How Doors feud started over car ad

The Doors drummer John Densmore has recounted how he fell out with bandmates Robby Krieger and Ray Manzarek when a $15m advertising deal reminded him of something Jim Morrison had said in 1971.
In 2003 the band were approached by Cadillac, who wanted to use Doors music in a promotional campaign. While the other surviving members were interested in negotiating, Densmore refused.
He remembered a similar situation when Buick wanted to use the band’s track Light My Fire, changing the lead lyric to “Come on Buick light my fire” – and Morrison exploded at the rest of the band when they considered the offer.
Densmore tells Rolling Stone: “Jim told us he couldn’t trust us any more. We’d agree we would never use our music in any commercial – but the money Buick offered us had been hard to refuse.
“Jim accused us of making a deal with the devil. He said he would smash a Buick with a sledgehammer.”
Densmore has written about the situation in his book The Doors Unhinged: Jim Morrison’s Legacy Goes On Trial. He insists that, despite court battles, he never wanted to stop Krieger and Manzarek playing Doors tracks – he just didn’t want them to use the name. “They were great,” the drummer says. “I just wanted them to be clear.”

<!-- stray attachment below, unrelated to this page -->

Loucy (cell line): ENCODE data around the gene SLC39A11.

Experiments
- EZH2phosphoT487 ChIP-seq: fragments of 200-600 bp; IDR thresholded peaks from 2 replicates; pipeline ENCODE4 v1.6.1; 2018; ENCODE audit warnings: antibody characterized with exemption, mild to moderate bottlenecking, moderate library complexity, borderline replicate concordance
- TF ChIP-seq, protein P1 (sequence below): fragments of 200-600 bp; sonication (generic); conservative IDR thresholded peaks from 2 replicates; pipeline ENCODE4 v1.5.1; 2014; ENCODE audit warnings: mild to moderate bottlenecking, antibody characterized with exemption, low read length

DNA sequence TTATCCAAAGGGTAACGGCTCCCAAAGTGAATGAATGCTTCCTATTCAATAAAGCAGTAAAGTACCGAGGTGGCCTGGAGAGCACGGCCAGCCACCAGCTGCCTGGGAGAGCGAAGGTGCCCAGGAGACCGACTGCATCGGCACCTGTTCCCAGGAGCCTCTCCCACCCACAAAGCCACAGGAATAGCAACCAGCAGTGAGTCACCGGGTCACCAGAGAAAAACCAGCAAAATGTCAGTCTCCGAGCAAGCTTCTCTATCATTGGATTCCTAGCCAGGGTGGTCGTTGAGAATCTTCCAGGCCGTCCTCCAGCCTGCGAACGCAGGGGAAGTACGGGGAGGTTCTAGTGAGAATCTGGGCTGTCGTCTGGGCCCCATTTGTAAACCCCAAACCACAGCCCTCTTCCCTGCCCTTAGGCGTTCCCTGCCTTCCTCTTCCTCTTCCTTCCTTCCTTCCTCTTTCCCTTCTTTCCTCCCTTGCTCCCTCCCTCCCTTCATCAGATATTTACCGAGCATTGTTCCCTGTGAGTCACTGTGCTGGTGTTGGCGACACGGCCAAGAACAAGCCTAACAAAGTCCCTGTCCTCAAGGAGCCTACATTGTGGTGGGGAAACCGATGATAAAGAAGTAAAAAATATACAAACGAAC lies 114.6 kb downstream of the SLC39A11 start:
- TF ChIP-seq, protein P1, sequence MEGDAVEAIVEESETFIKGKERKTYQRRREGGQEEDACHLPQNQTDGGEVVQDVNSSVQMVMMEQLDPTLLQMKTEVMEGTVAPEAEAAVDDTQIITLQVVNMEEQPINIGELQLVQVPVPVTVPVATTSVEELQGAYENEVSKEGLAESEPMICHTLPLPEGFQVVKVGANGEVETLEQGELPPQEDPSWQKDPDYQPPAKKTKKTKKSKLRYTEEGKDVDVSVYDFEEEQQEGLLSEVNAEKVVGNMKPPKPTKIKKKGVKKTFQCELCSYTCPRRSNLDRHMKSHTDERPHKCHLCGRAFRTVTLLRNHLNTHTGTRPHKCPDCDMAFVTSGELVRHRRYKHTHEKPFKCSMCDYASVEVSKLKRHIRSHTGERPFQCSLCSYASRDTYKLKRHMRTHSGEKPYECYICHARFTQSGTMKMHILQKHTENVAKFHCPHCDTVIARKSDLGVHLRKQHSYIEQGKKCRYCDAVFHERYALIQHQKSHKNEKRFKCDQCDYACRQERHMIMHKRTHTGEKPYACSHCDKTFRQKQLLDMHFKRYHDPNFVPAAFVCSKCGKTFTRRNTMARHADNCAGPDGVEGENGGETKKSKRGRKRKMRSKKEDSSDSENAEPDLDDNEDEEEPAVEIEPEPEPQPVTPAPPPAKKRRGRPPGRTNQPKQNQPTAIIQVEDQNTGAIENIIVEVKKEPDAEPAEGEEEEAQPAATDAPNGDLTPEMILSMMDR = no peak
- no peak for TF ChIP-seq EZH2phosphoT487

In the legal fight that followed, it was argued that Densmore’s approach amounted to him preventing his former colleagues from making their living as musicians. But that’s not the worst of it as far as he’s concerned: “They tried to convince the jury I was an eco-terrorist because I am involved with a handful of peaceful, credible environmental organisations. I couldn’t believe some of things I heard them say.
“I felt betrayed, hurt and very alone. Now, you can probably Google my name and al Qaeda will come up. It was really disturbing.”
But he reports it’s all in the past – and he’d consider working with his former colleagues again. “I just talked to Robby a few days ago. I’d get together for a one-off if there’s a good reason. But it would have to be for charity, not for money.”
Meanwhile, the record label exec who signed Morrison and co in 1966 has masterminded a new iPad app. Called simply The Doors, it was conceived and produced by Elektra founder Jac Holzman. It’s described as “an immersive experience that delves deeply into every aspect of The Doors’ iconic career with interactive content, unpublished band images and artwork, rare videos, music, and much more.”